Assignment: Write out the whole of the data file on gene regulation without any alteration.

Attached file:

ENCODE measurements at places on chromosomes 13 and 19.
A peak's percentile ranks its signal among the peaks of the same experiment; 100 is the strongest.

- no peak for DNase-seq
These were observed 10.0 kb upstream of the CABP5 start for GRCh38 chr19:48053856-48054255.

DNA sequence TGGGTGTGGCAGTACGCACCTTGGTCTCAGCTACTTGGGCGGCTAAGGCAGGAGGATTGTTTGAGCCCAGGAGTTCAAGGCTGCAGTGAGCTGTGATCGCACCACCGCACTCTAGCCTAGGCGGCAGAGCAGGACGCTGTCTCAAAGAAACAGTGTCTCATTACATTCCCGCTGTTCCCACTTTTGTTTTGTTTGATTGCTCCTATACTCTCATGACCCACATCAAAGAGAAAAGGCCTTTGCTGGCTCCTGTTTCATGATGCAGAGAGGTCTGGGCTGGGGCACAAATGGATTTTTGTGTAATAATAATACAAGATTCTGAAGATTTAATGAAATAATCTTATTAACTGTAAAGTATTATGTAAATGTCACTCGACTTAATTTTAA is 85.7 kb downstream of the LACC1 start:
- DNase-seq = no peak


ENCODE measurements at places on chromosomes 13 and 19.
A peak's percentile ranks its signal among the peaks of the same experiment; 100 is the strongest.

- no peak for DNase-seq
These were observed 10.0 kb upstream of the CABP5 start for GRCh38 chr19:48053856-48054255.

DNA sequence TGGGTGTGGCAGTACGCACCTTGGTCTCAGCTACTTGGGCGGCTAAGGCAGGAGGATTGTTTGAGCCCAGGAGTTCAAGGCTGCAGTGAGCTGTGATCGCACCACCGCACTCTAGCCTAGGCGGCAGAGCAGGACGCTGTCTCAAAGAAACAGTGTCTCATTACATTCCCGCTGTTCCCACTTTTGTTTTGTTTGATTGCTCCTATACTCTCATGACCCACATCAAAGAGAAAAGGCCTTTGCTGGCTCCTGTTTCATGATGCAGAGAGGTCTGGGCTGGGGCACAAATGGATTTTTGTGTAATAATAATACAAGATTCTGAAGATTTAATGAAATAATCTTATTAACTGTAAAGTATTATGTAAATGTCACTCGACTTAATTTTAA is 85.7 kb downstream of the LACC1 start:
- DNase-seq = no peak